If you have a ruler available choose a width that can easily be divided into six for the checky pattern (see 48 in the top panel on the right below).

2. Decorate them
3. Photograph and share on social media, tagged #Buntingmas
4. (Optional) Cut them out, stick or hang them up in some way then photograph and share.

Images above are simple designs used to illustrate the naming conventions in heraldry - click to enlarge. Source: Boutell's Heraldry (1963)


I rather like 'lozengy' and 'gyronny' and used them in my own heraldic bunting shields, most of which were taken from the book about heraldry I have and some were made up. I used tracing paper to copy a general shield design from the book and used that to create a bunch of blank shields, then I used either ruler and pencil to mark out shapes or traced them. The riverbus logo (looks a bit like a boat, though not much like a galleon) I traced off my iPhone screen which was quite fiddly.

Then I coloured them in, cut them out and taped them to a bit of string before hanging on my living room door.

If you do have a printer and want to use my design help yourself (there's a gap where I made a mistake!).

  


















The pic above on the left is the one I drew and scanned in (photographed with phone), the one on the right is the resulting line drawing produced after running it through (free) Inkscape.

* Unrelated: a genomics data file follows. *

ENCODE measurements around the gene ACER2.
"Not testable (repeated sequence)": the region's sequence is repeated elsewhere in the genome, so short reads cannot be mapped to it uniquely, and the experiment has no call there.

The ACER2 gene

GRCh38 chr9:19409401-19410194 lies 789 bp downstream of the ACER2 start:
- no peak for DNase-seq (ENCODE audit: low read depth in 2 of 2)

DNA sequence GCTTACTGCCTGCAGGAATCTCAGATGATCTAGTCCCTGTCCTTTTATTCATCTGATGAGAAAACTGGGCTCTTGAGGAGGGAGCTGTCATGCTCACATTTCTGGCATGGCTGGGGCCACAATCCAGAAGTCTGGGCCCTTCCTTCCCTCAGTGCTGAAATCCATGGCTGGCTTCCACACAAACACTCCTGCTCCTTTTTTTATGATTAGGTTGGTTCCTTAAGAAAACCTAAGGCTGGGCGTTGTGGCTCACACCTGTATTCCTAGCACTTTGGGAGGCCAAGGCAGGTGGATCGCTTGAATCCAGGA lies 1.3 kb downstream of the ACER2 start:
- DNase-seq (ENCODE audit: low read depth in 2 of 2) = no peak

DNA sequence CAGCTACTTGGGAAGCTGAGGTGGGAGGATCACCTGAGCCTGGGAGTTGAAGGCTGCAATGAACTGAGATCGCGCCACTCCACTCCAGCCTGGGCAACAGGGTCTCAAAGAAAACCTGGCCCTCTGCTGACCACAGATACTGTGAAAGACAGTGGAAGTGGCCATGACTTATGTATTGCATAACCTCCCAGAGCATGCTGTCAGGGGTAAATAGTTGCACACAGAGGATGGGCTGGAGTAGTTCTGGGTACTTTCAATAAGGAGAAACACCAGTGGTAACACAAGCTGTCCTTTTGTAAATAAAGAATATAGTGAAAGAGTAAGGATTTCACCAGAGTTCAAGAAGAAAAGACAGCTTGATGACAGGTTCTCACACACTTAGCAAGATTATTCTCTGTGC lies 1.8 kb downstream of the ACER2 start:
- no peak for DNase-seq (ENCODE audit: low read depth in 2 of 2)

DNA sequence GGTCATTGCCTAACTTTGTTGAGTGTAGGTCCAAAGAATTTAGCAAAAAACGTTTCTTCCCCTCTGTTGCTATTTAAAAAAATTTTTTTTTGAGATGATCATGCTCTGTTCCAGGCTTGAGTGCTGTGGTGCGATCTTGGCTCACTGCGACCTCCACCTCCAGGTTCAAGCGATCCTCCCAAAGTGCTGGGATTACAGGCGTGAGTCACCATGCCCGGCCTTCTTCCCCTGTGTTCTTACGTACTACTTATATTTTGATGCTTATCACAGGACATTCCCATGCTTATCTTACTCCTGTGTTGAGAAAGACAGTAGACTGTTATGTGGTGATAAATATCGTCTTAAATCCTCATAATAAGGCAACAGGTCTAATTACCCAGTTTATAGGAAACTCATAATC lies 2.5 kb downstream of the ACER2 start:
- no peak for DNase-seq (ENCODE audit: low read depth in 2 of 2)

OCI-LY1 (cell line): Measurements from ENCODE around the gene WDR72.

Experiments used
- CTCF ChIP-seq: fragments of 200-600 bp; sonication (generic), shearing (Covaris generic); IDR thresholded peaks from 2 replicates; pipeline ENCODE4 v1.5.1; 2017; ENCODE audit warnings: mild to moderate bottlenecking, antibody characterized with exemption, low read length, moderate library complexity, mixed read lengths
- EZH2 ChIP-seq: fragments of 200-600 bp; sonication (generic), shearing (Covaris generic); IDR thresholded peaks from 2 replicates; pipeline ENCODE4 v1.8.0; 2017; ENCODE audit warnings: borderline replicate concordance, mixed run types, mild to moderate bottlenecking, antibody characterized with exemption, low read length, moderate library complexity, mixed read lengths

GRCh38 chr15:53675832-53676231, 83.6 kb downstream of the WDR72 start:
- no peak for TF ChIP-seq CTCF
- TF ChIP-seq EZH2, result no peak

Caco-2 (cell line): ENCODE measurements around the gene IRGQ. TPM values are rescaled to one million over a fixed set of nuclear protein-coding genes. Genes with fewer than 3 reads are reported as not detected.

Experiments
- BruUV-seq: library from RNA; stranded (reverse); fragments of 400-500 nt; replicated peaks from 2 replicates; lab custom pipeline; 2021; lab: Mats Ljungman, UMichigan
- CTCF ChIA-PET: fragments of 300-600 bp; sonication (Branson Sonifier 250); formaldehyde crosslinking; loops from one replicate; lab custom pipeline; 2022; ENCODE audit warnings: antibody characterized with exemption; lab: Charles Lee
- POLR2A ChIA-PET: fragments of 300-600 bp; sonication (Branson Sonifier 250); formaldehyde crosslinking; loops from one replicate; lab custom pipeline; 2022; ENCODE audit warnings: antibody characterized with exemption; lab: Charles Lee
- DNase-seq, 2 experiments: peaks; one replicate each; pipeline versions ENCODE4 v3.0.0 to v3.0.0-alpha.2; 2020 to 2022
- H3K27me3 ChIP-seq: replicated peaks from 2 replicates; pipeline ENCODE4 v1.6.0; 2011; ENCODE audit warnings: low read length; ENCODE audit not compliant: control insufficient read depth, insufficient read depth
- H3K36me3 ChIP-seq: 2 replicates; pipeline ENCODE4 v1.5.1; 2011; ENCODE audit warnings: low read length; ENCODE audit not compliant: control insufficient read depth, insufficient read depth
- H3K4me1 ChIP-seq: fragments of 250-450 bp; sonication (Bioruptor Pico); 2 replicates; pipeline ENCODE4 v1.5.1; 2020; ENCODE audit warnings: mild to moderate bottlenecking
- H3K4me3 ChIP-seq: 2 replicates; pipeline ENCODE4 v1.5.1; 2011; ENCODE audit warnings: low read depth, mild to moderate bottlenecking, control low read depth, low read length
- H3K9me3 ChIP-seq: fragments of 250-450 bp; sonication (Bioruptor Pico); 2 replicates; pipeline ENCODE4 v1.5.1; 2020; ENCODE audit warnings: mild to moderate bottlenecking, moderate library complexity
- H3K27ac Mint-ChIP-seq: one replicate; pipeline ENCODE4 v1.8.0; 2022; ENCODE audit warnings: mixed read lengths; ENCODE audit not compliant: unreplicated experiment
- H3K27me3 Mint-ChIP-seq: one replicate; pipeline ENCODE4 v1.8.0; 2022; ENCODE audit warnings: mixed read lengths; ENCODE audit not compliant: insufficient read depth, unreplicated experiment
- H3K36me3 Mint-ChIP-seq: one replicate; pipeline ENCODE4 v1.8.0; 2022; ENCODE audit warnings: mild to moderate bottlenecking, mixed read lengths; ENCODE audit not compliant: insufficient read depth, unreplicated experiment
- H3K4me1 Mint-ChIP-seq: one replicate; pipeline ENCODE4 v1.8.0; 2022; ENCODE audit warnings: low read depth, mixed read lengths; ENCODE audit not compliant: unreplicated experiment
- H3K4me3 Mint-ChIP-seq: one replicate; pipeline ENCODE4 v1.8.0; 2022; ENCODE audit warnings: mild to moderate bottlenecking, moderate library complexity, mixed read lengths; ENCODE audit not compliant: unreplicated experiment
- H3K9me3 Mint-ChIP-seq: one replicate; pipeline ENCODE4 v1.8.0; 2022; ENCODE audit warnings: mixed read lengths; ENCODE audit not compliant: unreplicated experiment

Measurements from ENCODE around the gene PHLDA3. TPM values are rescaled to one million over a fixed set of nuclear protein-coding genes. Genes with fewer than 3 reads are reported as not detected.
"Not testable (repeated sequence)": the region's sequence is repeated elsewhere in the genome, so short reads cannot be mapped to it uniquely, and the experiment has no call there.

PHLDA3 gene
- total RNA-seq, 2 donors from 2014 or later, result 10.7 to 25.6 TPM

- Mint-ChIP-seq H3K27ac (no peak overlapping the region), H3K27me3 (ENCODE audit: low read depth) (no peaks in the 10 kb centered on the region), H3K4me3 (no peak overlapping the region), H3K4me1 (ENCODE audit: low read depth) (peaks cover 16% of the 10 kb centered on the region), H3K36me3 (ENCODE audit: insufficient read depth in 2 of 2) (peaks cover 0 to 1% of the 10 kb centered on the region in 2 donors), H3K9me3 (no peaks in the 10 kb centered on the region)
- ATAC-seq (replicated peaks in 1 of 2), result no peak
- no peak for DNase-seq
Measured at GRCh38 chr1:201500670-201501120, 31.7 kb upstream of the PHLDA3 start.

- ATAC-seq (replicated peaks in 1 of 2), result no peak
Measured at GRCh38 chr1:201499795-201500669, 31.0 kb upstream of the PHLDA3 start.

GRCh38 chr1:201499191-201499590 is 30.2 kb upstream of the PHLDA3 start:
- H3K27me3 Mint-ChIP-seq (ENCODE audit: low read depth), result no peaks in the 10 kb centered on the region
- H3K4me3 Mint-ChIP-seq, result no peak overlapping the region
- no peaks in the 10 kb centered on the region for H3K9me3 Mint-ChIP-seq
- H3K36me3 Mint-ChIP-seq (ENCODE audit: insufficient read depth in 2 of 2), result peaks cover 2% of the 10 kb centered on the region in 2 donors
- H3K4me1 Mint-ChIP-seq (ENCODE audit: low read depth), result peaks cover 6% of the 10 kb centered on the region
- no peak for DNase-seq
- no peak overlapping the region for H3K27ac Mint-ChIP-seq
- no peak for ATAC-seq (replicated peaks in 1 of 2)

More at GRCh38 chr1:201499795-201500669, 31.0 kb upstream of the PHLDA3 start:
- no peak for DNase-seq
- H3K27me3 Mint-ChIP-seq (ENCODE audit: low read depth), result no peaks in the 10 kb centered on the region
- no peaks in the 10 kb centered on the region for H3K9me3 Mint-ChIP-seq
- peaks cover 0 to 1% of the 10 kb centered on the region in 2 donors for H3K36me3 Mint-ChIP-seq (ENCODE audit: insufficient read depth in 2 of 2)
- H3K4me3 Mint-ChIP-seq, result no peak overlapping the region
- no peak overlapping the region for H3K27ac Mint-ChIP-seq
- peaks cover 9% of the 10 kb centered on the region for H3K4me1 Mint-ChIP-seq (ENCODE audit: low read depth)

The coloured-in heraldic shields
     
I used a bit of string to hang up my bunting but you could just arrange it on a table or the floor to take a photograph.


Book of Traceable Heraldic Art
http://heraldicart.org/



Using DrawShield (no printer / no paper needed)
The DrawShield website will let you create shields using a 'blazon' (the language used to describe a shield). You can learn more about blazons and blazonry here.

One of two of my shields are not exactly valid, heraldically-speaking, but try inputting the following blazons to create some shields (then try reversing the order of colours or changing them completely).
  • Or a chevron tenné = gold / yellow with an orange chevron
  • Purpure a bar tenné = purple with a horizontal orange bar 
  • Quarterly, per fess wavy, tenné and azure = split in four, wiggly horizontal line, orange & blue 
  • Argent a gurges purpure = White / silver shield with a variant 'gurges' (whirlpool) of purple. The concentric circles shown here is less common, pinched from the family De Gorges' shield, the more common variant (same blazon) results in a spiral pattern.
  • Checky gules and argent = checkerboard pattern, red and white / silver
  • Barry dancetty vert and gules = Wiggly horizontal lines, shield is green, wiggly lines are red
  • Or, three fleurs de lis vert = gold / yellow shield with 3 fleur de lis flowers on it 
  • Gules a sun or = red shield, gold sun